As we approach a negotiation, our mindset tends to veer towards ourselves and our needs. And as long as we come to a negotiation with a mindset of scarcity, we then focus on our own needs rather than the other person's. That is when each and every word or action becomes an affront to us personally. We become emotional. We get so focused on our needs and what we want out of the negotiation, we fail to really discover their problem and help them solve it. We don't take the time to ask the right questions and discover the other side's needs.

The opposite of this, and the solution we present, is to approach a negotiation with a growth mindset. This allows us to focus on the needs of the other party because what we want is to help them. When that is the goal, it's easy to get what you want.


An important tool to assist us stay focused on them is a mission and purpose statement.


The Mission and Purpose Statement


A mission and purpose statement guides our mindset and allows us to focus on the needs of others. Creating a mission and purpose statement is the first step in any negotiation. First, we determine what needs of the adversary we want to discover. Then, we determine how our features and benefits will fulfill those needs. We revisit this statement before each and every event during the negotiation. It can change over time as we progress in a negotiation and that's OK. However, it is this statement that keeps us focused and prevents us from being taken off track or down some inconsequential path.

In our last piece, we talked about making assumptions and asking good questions. When we focus on the other party, we understand that we don't know everything about them — who they are, what their circumstances are, etc. — and therefore must ask those pointed questions. We also use questions that are based upon our mission and purpose statement to guide our discovery process.


When approaching a negotiation, remember to focus on the needs of the other side. Ask, "Do I really know what their real problems are?" Then, ask, "How do my features and benefits meet their needs?" As a clinician, your statement might be, "To provide the patient with the opportunity to improve their health." During the interview with the patient, we discover what the problem is through questions. A physical exam follows and confirms or eliminates diagnoses. Eventually, we offer a solution to their problem. But each decision and question we ask is based upon a mission and purpose statement. We might not actually have it written down, but it is engrained in our minds.


At the negotiation table, it is a little harder. Frequently, human nature will get away. We can be tempted to focus on our needs. Using a mission and purpose statement, we can stay on track and work to help the adversary. We have been placing others' needs first for our entire careers. To be successful in negotiations, physicians much approach negotiations as they would a patient: be focused on the adversary's needs and problems.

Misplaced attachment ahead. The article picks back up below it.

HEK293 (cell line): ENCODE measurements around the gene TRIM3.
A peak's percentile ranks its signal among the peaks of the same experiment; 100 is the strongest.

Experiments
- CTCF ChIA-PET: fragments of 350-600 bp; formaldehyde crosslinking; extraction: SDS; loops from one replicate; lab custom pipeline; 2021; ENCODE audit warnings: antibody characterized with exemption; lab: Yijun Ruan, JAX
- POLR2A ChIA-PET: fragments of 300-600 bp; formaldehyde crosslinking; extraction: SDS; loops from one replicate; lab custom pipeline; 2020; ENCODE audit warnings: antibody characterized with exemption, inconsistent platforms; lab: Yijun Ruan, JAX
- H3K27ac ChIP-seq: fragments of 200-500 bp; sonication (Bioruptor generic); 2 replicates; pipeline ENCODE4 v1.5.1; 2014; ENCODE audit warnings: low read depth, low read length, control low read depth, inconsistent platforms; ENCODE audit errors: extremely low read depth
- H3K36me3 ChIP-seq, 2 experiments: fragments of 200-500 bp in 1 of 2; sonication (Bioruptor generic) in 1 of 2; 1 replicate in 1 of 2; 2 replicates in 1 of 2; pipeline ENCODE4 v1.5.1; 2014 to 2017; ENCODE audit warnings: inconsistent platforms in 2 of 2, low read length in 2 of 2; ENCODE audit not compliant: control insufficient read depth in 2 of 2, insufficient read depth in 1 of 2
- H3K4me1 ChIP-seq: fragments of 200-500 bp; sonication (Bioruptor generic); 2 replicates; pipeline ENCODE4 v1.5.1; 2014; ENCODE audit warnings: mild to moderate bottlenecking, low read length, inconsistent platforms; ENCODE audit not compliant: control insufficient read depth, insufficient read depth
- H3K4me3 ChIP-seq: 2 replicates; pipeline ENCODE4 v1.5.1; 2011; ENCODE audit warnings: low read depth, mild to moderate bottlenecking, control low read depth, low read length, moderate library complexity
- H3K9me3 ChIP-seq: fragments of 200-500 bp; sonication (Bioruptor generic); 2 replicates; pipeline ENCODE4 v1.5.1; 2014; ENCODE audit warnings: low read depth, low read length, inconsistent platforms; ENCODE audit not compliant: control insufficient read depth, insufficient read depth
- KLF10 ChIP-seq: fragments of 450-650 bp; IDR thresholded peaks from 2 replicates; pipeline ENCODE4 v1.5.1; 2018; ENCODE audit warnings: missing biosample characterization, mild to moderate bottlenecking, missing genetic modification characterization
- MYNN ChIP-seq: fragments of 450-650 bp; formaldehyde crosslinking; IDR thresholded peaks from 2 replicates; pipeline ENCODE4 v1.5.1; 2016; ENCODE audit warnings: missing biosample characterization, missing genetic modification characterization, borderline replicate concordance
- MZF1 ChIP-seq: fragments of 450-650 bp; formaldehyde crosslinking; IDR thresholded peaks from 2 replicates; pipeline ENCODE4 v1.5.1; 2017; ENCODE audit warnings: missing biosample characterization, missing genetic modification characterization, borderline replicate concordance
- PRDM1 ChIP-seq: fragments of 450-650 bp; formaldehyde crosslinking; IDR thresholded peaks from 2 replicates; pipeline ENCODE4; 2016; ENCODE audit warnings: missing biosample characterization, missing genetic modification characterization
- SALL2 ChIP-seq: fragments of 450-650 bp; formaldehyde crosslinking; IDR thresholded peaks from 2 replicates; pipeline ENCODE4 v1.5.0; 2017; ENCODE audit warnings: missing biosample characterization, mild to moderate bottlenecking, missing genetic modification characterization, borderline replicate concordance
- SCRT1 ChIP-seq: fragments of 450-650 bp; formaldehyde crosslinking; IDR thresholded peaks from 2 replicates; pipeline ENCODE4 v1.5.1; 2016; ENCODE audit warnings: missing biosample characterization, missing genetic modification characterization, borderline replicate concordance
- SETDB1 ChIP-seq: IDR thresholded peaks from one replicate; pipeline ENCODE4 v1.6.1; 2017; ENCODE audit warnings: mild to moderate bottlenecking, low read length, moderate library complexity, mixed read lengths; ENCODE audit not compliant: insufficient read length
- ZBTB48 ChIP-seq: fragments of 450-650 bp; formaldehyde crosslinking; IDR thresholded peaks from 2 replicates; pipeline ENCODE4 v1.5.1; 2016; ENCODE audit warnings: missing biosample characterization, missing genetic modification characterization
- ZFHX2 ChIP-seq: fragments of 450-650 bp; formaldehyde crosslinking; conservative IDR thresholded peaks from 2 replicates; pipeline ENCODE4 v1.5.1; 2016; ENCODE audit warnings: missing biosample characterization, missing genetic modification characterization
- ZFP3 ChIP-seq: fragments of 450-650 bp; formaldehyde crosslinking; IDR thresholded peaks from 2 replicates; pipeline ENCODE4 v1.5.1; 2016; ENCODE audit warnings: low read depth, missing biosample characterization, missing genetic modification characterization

Do this, and you'll begin to have more successful outcomes.


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How to Improve Patient Engagement in the Provider Community

How to Improve Patient Engagement in the Provider Community | Online Reputation Management for Doctors | Scoop.it

Patient engagement strategies have been heavily discussed in the media and among the vendor community, but digital participation on both the provider and patient side has been meek at best.

The latest report from Chilmark Research on the patient engagement market shows that the healthcare sector is still participating very minimally in digital communication with patients post-discharge or between visits.

In an interview with EHRIntelligence.com, report author Naveen Rao from Chilmark Research spoke about the potential of patient engagement for bringing broader models of care to the industry. More outreach is especially helpful for patients with chronic conditions or severe illnesses.

“We wanted to find out — what are people actually using today. Not what’s actually being sold but what’s being bought. We wanted to find out from the provider’s perspective, what are the limitations of the tools that are being purchased,” Rao revealed.

“Usually, there’s a feature or two that are dedicated to engagement,” he continued. “So we wanted to look at those features and see whether they are actually working. Are they cutting edge? Are they not?”

Specifically, Rao mentioned the benefits of mobile technology in the healthcare market. While some vendors have mobile-compatible apps, there is very limited device integration in healthcare. The provider side is not much better, as few physicians are utilizing mobile health technology to improve patient engagement. However, mobile health apps could improve administrative aspects of care such as faster scheduling as well as managing post-discharge care.

“If you look at the state of affairs when it comes to mobile tools for the patient in the year 2015, it’s pretty disappointing, particularly on the provider side,” Rao stated. “Providers don’t acknowledge that there’s this really great tool that every one of their patients is leaving the office with. They can and ought to be leveraging [it] a little bit more effectively.”

The most common tool in patient engagement is the patient portal. Some aspects that Rao encourages health IT vendors to include in the patient portal are mobile health tools and the longitudinal patient health record that is connected to their EHR. Additionally, health information exchange (HIE) capabilities that can pull in data from other hospitals across the country would benefit the patient portal greatly.

Patient-generated information and biometric data like blood pressure and diabetes management analytics could also be incorporated into patient portals and EHRs. However, vendors will need to move more quickly to incorporate some of these tools into the patient portal.

“We have the technology to send information and collect it from point A to point B,” Rao mentioned. “It’s not happening. There’s no way to put it [biometric data] into your record. Five or ten years from now, things are going to become more digital. The vendors out there aren’t really with the program.”